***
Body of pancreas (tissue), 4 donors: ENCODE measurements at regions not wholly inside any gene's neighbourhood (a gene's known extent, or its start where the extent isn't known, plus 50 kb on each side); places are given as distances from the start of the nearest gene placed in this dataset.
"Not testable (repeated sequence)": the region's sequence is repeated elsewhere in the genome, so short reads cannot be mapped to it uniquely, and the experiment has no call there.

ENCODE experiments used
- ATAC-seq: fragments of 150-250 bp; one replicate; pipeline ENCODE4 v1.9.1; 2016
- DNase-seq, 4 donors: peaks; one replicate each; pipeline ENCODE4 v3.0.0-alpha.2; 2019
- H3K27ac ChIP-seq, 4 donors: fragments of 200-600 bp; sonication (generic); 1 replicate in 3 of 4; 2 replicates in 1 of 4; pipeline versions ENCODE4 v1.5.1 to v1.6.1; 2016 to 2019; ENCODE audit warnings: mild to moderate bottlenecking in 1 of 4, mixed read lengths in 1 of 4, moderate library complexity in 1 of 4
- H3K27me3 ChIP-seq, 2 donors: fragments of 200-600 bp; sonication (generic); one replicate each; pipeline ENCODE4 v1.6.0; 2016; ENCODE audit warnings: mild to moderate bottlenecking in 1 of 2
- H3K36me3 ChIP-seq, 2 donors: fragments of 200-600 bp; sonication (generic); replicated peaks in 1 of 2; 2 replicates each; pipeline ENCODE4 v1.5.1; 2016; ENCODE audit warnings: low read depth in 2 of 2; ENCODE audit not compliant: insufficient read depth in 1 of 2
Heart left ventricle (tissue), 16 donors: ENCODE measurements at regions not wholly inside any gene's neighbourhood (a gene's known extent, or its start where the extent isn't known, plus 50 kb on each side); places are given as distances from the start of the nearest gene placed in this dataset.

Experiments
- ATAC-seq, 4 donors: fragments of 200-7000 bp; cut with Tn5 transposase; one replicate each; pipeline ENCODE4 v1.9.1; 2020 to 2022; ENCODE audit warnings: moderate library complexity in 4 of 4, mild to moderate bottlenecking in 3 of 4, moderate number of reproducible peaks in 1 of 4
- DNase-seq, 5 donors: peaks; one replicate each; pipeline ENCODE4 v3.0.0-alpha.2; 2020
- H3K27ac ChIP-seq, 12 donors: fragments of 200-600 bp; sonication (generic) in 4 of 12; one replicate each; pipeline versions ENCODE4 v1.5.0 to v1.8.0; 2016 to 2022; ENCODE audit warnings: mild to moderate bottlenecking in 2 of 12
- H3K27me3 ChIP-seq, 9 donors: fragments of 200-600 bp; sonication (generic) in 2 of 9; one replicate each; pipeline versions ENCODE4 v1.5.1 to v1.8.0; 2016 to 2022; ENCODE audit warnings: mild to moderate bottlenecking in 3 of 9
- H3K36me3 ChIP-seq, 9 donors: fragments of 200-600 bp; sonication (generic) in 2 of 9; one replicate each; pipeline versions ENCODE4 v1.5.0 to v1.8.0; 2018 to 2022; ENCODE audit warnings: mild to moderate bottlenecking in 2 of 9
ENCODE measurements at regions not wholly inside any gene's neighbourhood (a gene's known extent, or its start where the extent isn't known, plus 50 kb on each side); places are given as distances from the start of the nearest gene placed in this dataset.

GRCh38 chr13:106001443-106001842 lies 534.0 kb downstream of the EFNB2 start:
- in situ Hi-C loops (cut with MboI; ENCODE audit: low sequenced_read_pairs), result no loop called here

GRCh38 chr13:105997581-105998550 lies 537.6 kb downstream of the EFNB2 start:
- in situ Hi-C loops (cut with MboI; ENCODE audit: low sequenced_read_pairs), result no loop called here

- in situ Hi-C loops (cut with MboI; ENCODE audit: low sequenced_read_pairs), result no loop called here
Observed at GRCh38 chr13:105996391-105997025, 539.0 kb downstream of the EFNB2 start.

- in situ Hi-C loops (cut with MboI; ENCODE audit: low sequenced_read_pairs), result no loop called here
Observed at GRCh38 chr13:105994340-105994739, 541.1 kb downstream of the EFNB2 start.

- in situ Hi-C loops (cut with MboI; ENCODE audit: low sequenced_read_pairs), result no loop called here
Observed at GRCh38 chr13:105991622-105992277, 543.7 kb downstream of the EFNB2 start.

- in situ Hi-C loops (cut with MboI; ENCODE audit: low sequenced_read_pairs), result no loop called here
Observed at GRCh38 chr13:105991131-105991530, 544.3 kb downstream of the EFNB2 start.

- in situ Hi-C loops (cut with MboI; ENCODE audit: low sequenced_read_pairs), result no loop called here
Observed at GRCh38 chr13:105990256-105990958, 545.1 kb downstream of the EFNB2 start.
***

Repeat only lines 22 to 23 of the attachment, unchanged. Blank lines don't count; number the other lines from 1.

Observed at GRCh38 chr13:105996391-105997025, 539.0 kb downstream of the EFNB2 start.

- in situ Hi-C loops (cut with MboI; ENCODE audit: low sequenced_read_pairs), result no loop called here